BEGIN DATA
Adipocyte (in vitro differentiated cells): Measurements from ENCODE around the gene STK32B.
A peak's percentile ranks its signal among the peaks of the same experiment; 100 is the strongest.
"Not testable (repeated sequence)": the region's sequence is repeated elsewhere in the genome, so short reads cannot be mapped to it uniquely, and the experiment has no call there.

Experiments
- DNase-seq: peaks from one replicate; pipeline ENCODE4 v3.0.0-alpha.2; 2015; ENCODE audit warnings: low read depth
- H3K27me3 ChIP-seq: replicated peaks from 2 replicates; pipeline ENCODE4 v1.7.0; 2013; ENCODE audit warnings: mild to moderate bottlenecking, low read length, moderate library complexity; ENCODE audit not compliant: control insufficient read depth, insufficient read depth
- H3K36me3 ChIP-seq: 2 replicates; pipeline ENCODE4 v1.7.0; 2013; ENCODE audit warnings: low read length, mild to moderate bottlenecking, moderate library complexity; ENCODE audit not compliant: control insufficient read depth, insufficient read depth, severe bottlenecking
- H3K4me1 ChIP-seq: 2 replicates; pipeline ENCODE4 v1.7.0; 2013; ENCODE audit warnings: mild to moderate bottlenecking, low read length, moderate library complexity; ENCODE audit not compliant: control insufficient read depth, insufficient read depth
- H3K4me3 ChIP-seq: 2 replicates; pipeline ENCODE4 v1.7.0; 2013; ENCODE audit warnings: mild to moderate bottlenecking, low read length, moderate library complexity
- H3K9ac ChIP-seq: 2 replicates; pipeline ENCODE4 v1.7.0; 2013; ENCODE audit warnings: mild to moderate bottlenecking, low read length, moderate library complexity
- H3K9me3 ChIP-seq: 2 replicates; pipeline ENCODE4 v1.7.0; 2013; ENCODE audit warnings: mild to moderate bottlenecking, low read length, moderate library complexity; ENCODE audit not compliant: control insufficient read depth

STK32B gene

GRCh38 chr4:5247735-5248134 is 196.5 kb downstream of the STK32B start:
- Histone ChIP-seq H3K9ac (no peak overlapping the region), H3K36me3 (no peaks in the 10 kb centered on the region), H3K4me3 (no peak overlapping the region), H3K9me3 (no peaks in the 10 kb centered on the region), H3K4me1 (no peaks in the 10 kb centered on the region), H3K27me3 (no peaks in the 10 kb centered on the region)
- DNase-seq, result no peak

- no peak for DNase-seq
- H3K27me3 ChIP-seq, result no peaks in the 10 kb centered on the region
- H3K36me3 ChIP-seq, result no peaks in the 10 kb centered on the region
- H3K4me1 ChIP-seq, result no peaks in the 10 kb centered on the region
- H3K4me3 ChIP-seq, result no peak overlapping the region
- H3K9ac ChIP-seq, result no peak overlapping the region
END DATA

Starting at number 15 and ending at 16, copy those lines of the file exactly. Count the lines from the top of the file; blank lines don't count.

- DNase-seq, result no peak

- no peak for DNase-seq